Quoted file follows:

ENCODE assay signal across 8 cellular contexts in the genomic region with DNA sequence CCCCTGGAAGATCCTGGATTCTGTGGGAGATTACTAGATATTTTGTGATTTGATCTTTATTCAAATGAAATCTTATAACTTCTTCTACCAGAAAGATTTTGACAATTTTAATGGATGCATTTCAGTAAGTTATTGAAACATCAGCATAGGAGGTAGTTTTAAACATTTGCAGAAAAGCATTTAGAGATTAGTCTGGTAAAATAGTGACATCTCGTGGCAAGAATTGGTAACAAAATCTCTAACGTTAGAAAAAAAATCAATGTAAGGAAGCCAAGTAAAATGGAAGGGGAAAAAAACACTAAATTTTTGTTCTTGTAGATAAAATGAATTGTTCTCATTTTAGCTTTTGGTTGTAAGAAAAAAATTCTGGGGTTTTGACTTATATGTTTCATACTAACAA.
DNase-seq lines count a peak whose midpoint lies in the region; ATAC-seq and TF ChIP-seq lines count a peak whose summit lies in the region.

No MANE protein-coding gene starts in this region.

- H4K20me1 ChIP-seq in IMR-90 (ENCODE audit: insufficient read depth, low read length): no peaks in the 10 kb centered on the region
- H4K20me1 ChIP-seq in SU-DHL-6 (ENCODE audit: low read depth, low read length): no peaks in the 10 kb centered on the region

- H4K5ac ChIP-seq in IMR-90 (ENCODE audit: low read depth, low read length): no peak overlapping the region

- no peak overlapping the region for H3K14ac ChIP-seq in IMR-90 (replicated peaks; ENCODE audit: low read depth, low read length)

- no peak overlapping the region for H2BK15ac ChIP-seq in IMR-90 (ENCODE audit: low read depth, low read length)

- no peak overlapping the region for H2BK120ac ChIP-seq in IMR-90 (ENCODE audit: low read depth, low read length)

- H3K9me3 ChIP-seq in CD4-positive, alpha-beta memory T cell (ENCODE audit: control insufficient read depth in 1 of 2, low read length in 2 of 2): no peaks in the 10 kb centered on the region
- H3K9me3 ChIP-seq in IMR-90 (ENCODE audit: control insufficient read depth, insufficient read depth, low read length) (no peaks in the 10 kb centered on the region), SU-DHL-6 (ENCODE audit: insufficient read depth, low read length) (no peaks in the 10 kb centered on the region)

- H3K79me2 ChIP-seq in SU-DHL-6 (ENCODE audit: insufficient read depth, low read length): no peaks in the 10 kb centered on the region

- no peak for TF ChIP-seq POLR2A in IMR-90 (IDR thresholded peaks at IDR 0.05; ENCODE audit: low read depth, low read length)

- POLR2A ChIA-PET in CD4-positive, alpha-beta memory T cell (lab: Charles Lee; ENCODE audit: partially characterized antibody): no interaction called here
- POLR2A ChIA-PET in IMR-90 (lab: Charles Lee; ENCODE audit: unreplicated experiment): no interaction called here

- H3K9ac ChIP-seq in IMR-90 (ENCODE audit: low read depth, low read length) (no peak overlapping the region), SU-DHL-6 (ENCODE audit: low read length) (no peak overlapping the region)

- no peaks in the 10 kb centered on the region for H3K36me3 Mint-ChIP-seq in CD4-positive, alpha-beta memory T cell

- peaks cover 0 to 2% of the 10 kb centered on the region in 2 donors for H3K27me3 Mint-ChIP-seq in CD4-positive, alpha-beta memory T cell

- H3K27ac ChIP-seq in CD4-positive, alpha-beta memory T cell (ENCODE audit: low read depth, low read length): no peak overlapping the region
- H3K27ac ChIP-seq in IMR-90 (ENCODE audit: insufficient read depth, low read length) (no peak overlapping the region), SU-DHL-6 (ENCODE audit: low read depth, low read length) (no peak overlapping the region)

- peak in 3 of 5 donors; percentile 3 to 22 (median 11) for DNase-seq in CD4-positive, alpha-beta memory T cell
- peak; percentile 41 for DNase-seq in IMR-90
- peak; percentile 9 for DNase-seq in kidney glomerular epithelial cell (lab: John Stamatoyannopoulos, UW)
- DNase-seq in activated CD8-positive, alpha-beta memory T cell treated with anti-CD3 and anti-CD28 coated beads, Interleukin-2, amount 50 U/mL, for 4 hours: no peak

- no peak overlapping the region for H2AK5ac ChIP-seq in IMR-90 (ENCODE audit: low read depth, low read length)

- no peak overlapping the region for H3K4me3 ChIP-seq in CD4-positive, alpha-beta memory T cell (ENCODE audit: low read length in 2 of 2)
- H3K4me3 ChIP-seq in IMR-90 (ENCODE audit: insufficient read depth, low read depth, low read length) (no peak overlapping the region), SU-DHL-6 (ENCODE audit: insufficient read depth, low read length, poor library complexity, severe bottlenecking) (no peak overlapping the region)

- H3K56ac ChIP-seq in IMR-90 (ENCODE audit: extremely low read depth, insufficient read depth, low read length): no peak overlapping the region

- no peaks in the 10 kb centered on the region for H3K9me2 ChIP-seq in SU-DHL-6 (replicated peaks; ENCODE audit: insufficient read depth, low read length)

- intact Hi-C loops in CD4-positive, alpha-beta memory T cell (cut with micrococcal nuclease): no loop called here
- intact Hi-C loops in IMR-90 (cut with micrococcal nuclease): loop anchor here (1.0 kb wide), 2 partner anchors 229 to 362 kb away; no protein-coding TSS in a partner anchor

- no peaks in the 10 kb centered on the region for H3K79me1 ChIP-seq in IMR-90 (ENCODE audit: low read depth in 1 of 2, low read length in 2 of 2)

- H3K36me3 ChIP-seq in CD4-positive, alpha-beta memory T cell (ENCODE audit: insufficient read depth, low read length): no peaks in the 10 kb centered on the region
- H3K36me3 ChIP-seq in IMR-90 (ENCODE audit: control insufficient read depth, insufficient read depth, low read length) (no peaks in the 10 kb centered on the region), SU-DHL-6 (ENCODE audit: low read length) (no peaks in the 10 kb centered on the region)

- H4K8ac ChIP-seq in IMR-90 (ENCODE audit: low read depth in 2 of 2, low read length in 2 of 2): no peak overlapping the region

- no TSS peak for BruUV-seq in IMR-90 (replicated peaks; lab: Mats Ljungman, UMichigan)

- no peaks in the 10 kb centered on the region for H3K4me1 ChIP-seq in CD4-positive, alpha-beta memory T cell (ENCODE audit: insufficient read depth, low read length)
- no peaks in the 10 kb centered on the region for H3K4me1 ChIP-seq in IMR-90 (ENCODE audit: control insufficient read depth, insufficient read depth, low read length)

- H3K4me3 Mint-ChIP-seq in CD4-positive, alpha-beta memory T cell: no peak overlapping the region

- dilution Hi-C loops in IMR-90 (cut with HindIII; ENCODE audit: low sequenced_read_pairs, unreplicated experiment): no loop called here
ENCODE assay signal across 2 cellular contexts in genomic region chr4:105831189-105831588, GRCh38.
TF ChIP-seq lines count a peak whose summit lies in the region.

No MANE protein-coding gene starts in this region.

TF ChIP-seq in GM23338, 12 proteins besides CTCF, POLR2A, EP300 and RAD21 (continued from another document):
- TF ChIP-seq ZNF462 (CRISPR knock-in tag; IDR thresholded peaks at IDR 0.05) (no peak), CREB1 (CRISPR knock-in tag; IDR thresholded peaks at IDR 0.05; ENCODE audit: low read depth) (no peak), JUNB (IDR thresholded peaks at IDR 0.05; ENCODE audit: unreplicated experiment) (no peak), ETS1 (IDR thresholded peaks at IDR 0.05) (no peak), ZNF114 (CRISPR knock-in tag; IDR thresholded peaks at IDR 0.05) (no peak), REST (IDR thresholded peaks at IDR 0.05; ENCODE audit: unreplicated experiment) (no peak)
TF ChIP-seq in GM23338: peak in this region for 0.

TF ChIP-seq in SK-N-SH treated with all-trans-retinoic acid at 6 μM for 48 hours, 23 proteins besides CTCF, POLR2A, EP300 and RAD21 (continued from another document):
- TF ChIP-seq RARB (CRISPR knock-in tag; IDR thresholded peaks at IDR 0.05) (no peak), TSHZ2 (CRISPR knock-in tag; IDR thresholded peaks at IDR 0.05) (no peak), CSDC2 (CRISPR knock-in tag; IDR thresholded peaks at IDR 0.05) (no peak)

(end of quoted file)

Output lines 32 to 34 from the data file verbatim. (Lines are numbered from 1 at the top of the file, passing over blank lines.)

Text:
- no peaks in the 10 kb centered on the region for H3K79me1 ChIP-seq in IMR-90 (ENCODE audit: low read depth in 1 of 2, low read length in 2 of 2)

- H3K36me3 ChIP-seq in CD4-positive, alpha-beta memory T cell (ENCODE audit: insufficient read depth, low read length): no peaks in the 10 kb centered on the region
- H3K36me3 ChIP-seq in IMR-90 (ENCODE audit: control insufficient read depth, insufficient read depth, low read length) (no peaks in the 10 kb centered on the region), SU-DHL-6 (ENCODE audit: low read length) (no peaks in the 10 kb centered on the region)